Before the first ball is kicked in the 2021/22 NFL season traditionally there is first the Hall of Fame Game, played at the birthplace of professional football in Canton, Ohio. The Tom Benson Hall of Fame stadium will play host to not only this fixture but the much wider celebrations that annually see legends of the sport inducted into the Pro Football Hall of Fame.
This year's is slightly different to most with the effects of Covid-19 leading to the cancellation of last year's ceremony, the 2020 Hall of Fame inductees will share their weekend with the class of 2021, however one tradition that will not change is the fixture and this game sees the Dallas Cowboys take on the Pittsburgh Steelers on Thursday August 5 (1am kickoff on Friday August 6 in the UK). It will kick off a weekend that will live long in the memory of those about to enter the Hall.
Team selections for this game tend to centre around who is being inducted into the Hall of Fame and which fan base is most likely to be in attendance in Ohio. With the festivities cancelled in 2020 due to Covid 19, Saturday August 7 will see three Steelers legends enshrined in the Class of 2020 in head coach Bill Cowher and defensive backs Donnie Shell and Troy Polamalu. A day later, offensive lineman Alan Faneca and personnel guru Bill Nunn will be enshrined as the Class of 2021. Dallas fans can also celebrate the 2021 induction of legendary wide receiver Drew Pearson
What to look out for in the 2021 Hall of Fame Game
Sightings of veteran stars would be brief and extremely rare this early in the preseason. But it would be nice to see Dallas quarterback Dak Prescott get a few snaps under his belt as he works back from the devastating foot and leg injury that ruined his 2020 season. And how will Ben Roethlisberger look at quarterback for the Steelers after a rocky end to last year?
Preseason games are traditionally a time to shine and I am keen to see what Pittsburgh rookie rusher Najee Harris can do in his potential NFL debut. We can only hope he battles with Cowboys first-round pick, linebacker Micah Parsons, even for just a few plays early in the game.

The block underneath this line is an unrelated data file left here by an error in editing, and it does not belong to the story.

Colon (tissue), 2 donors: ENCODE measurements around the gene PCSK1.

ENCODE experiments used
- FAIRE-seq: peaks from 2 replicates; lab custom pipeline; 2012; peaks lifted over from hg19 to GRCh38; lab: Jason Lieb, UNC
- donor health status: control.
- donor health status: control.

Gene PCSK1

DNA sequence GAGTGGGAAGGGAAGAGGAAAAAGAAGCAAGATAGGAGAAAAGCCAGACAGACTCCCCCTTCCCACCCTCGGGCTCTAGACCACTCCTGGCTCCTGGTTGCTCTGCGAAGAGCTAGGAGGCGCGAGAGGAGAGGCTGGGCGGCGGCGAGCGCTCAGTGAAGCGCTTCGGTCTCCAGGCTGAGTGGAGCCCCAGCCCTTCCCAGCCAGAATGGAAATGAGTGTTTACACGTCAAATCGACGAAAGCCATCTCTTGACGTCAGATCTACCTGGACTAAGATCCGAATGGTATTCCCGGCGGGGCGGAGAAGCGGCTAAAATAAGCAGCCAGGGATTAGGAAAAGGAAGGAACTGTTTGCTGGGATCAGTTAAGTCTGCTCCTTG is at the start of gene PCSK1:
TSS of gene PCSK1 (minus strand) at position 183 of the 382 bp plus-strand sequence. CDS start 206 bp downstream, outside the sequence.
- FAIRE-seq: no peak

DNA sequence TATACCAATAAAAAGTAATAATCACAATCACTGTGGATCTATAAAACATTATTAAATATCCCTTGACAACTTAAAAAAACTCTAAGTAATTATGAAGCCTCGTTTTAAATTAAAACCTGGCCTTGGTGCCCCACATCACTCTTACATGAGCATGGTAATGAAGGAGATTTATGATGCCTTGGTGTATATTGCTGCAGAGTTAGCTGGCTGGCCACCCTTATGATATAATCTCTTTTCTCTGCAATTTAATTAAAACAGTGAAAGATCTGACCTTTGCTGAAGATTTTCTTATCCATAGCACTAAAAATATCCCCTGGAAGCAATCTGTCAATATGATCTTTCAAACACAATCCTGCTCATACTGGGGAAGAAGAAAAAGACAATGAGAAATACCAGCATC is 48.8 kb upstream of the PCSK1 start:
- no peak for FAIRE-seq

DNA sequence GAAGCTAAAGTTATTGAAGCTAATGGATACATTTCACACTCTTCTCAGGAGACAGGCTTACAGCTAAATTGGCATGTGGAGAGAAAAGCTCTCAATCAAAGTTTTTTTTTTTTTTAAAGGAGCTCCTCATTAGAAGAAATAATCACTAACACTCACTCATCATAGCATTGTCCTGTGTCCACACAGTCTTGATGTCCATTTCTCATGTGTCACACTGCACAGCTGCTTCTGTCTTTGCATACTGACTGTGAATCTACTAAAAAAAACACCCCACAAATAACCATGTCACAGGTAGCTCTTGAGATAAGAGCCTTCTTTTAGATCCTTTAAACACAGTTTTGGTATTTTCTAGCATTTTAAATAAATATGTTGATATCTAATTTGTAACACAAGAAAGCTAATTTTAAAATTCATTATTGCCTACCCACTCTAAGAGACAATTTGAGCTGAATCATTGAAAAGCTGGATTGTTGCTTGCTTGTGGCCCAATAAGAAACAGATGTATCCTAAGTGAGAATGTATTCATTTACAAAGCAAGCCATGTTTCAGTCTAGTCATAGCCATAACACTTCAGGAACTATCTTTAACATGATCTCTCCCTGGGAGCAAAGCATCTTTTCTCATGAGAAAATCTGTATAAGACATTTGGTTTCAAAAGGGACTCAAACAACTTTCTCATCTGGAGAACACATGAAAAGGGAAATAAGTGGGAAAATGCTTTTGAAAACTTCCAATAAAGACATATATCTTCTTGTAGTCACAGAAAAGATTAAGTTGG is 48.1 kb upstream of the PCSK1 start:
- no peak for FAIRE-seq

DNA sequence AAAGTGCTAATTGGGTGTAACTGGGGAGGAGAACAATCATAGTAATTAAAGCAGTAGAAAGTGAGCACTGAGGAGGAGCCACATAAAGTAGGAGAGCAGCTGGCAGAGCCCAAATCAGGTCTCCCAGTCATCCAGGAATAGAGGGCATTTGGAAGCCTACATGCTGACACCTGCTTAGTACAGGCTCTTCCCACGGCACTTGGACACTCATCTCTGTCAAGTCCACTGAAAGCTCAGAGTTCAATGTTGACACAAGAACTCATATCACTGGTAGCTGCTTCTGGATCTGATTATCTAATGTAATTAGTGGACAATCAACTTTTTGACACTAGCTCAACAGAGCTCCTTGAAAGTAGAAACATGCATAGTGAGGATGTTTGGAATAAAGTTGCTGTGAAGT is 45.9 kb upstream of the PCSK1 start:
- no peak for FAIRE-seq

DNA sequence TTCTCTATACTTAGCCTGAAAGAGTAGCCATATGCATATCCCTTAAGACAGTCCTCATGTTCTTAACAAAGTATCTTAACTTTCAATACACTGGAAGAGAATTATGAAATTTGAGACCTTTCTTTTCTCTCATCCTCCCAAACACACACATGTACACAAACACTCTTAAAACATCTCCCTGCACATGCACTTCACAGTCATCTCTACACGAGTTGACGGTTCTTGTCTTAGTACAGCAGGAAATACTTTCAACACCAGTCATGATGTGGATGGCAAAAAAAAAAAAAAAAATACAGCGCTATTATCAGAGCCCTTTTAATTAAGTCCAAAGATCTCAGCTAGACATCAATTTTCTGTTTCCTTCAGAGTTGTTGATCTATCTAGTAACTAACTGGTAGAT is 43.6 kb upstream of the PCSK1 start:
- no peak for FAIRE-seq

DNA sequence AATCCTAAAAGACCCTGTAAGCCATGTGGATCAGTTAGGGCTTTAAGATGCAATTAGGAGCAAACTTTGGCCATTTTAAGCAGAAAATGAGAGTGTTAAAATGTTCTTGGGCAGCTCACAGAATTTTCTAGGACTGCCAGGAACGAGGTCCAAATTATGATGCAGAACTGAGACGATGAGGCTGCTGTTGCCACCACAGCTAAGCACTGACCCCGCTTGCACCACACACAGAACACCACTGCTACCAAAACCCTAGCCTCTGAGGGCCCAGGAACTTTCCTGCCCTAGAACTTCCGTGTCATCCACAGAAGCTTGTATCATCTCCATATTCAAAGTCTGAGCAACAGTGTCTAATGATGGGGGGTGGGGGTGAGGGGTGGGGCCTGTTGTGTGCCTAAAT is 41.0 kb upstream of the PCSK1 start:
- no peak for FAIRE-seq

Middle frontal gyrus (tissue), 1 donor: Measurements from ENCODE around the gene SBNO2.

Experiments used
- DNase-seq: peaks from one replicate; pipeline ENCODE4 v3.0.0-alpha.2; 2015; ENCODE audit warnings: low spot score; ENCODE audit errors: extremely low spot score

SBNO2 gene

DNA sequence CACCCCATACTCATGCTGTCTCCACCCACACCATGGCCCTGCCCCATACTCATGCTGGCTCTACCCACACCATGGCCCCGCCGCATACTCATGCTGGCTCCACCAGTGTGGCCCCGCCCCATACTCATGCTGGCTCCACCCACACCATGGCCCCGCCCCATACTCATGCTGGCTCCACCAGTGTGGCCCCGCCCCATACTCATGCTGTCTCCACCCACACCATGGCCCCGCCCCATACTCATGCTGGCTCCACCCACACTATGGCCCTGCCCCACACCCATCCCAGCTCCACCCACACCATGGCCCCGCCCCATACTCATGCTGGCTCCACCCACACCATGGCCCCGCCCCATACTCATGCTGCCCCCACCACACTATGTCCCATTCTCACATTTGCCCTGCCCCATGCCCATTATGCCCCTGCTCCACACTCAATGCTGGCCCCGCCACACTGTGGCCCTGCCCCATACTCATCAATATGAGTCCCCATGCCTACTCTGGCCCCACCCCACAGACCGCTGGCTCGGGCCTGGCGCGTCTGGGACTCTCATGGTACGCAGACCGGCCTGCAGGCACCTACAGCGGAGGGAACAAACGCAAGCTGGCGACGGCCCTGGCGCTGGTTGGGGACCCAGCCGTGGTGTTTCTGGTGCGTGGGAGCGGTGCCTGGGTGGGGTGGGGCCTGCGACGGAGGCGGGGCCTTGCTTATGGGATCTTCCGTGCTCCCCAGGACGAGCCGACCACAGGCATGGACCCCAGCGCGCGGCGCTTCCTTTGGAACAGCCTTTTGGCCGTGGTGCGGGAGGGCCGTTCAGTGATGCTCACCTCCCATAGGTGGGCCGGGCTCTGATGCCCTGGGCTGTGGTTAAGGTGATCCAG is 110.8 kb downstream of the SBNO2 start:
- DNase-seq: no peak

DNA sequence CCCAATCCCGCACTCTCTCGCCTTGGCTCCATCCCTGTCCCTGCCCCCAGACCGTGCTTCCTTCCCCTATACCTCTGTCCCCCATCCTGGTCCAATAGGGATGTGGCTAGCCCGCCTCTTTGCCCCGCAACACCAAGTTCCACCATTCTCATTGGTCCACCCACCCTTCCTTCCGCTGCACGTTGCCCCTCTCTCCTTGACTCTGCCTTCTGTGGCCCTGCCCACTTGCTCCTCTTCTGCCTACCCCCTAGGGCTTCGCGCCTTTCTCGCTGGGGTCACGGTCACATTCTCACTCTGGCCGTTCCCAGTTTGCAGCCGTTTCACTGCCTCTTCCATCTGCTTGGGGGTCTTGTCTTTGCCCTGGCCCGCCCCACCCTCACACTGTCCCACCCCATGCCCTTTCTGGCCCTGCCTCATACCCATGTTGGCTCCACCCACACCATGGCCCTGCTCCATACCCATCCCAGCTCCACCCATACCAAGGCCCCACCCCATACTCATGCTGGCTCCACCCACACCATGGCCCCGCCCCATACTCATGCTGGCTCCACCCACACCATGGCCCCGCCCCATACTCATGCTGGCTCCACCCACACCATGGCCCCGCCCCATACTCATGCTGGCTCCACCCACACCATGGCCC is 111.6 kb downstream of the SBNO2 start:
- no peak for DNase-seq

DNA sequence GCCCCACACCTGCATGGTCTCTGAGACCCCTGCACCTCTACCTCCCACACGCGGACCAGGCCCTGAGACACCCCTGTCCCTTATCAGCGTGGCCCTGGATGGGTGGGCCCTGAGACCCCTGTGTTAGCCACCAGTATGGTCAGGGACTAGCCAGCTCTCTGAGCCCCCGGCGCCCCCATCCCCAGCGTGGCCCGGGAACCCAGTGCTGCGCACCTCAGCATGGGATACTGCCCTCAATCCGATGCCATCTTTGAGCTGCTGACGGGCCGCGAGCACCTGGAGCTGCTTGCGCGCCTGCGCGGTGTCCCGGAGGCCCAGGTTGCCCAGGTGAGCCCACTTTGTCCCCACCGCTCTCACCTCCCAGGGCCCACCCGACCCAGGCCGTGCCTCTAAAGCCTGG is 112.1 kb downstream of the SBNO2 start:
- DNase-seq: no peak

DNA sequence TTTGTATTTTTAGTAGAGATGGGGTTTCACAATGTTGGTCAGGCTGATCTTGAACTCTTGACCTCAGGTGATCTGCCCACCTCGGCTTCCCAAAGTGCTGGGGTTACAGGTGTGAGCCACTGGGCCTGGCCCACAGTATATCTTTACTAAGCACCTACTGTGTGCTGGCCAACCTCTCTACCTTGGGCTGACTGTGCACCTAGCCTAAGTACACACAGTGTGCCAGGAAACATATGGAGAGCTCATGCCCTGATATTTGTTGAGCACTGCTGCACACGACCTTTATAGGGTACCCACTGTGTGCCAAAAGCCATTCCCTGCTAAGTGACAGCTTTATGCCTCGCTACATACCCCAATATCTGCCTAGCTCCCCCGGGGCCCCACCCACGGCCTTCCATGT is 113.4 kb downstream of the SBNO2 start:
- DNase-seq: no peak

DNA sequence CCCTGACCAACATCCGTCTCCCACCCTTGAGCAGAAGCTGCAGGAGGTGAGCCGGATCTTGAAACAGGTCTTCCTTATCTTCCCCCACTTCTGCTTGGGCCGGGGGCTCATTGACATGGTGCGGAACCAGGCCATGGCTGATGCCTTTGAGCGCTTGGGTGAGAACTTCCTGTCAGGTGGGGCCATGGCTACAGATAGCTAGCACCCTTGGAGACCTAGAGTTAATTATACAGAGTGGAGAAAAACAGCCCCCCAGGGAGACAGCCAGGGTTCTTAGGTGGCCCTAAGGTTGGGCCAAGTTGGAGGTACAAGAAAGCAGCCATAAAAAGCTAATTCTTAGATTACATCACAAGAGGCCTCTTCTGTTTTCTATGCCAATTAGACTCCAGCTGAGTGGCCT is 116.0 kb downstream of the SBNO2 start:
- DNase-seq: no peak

Even if the stars don't come out to play in this one, it will be fascinating to see the early attitudes of these two teams who are NFL royalty when it comes to tradition, standing and fan support. Will Pittsburgh look more like the team that opened 2020 with 11 straight wins or like the strugglers who limped to the finish line? And what about the Cowboys and their new-look defense being put together by Dan Quinn and our very own Aden Durde?
Once the final whistle is blown, hands are shaken and jerseys swapped to be hung on the walls, celebrations can really begin with the rest of the weekend being all about the legends heading for pro football immortality…
Who is in The Class of 2021
Peyton Manning, Quarterback
The Sheriff gets into the Hall of Fame at the first attempt and that's no surprise after putting together one of the greatest careers in NFL history. In 18 seasons with Indianapolis and Denver, Peyton threw for 71,940 yards and 539 touchdowns. He was named NFL Most Valuable Player an incredible five times and won two Super Bowls, once with the Colts in the 2006 season and in his final year in Denver in 2015.
Calvin Johnson, Wide Receiver